Zhejiang province-based Huayou Cobalt is the world’s biggest cobalt producer. It produced 20,000 tons of cobalt in 2017 alone.
The two will establish two joint ventures -- one for precursors and the other for cathodes.
Precursors made of cobalt, manganese and nickel are needed for manufacturing cathodes. When precursors are combined with lithium, they become cathodes.
|Park Jin-soo, vice chairman and CEO of LG chem, speaks during a press conference in March. (Yonhap)|
The joint venture for precursors will be built in Quzhou, in which LG will invest 83.3 billion won for a 49 percent stake.
For cathodes, the collaboration will take place in Wuxi in Jiangsu province, where the Korean firm will invest 156.1 billion won for a 51 percent stake.
The joint ventures will start producing precursors and cathodes from 2020 with an estimated annual capacity of 40,000 tons for about 400,000 electric vehicles that can drive up to 320 kilometers when fully charged.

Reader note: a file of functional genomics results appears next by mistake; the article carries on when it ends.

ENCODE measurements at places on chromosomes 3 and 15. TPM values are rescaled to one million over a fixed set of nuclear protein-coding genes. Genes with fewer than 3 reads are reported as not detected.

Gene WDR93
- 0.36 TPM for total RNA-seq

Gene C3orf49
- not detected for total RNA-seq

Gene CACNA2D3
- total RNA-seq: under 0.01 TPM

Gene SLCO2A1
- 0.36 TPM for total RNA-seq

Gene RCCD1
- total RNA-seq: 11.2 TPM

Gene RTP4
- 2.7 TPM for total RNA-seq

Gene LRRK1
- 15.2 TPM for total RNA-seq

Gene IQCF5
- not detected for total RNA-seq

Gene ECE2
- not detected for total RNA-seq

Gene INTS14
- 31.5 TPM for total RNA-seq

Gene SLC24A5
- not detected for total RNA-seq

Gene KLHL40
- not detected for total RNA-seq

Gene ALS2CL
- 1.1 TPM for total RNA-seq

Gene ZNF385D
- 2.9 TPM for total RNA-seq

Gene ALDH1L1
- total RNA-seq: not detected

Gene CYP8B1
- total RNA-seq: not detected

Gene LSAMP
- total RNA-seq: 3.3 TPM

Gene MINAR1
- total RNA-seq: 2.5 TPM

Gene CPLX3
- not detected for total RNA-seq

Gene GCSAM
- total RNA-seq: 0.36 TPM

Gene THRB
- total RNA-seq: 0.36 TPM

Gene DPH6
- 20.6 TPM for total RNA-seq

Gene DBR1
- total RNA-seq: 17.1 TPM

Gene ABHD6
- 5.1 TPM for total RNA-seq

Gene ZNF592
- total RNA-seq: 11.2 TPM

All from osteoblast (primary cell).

The capacity will be increased up to 100,000 tons in accordance with future demand, the company said.
“The latest partnership will ensure LG a stabilized supply chain of cobalt and other key materials for batteries,” the company said in a press release.
The contract appears crucial for the battery maker, which has been facing rising concerns about increasing cobalt prices. It is part of the company’s efforts to strengthen the supply chain after acquiring cathode producer GS EM in 2016 and a 10 percent stake in nickel sulfate provider Chemco in 2017.
“By partnering with Huayou, LG will be supplied with the materials ahead of others,” the company’s statement said.
The precursors and cathodes produced in China will be used at LG Chem’s battery plants in Nanjing, China, and Wroclaw, Poland, for commercialization.
“LG Chem will establish a strong vertical supply chain to provide high quality batteries for customers,” said Park Jin-soo, vice chairman and CEO of LG Chem.
By Song Su-hyun (firstname.lastname@example.org)